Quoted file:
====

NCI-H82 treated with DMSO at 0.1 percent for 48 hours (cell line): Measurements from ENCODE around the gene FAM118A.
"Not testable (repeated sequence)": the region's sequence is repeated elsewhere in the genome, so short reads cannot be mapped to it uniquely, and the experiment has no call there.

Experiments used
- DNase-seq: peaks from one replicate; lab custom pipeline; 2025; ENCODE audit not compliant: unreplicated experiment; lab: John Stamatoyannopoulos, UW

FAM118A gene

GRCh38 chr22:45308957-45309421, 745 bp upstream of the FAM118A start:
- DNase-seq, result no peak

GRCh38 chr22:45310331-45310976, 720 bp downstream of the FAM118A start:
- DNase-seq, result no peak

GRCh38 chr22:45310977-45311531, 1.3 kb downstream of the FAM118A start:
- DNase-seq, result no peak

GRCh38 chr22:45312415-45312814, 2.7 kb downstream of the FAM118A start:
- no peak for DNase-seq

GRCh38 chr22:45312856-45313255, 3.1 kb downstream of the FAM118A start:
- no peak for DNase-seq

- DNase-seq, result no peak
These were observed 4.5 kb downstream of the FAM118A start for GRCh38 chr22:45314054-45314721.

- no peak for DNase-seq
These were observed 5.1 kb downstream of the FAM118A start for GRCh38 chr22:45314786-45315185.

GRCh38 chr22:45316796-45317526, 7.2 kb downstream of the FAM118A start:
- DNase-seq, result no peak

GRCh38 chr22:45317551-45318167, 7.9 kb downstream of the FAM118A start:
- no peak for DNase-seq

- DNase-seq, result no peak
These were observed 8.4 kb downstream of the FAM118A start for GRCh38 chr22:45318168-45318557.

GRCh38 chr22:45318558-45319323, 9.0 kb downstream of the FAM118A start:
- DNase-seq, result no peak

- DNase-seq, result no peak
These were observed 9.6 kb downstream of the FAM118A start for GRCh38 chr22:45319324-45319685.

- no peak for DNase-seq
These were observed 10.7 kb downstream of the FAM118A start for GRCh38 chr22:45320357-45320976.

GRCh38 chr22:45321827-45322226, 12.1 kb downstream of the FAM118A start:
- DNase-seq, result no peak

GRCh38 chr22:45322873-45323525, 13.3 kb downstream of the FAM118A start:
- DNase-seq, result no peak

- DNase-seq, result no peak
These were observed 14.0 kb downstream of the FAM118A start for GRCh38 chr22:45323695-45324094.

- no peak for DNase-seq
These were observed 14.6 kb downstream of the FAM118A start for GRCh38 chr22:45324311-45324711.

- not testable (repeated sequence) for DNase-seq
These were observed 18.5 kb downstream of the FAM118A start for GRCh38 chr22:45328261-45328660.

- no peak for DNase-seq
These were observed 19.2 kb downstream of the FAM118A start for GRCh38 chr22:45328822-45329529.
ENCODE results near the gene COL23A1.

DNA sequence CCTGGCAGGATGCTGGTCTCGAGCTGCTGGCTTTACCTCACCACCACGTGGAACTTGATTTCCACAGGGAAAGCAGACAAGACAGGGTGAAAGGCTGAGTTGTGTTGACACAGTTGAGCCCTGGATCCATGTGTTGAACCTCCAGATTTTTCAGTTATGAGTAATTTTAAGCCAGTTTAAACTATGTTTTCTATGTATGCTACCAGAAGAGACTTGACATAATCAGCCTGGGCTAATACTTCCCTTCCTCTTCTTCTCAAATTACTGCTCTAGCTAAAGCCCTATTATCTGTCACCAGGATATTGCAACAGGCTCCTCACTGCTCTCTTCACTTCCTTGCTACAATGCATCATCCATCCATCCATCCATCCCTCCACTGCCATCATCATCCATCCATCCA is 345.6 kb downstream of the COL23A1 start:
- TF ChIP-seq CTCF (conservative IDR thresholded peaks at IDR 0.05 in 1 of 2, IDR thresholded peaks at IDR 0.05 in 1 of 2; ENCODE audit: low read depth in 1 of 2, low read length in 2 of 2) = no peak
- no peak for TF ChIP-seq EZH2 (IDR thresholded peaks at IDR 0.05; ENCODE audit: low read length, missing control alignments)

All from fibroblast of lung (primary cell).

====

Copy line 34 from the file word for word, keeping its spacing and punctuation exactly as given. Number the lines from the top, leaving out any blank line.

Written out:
GRCh38 chr22:45322873-45323525, 13.3 kb downstream of the FAM118A start: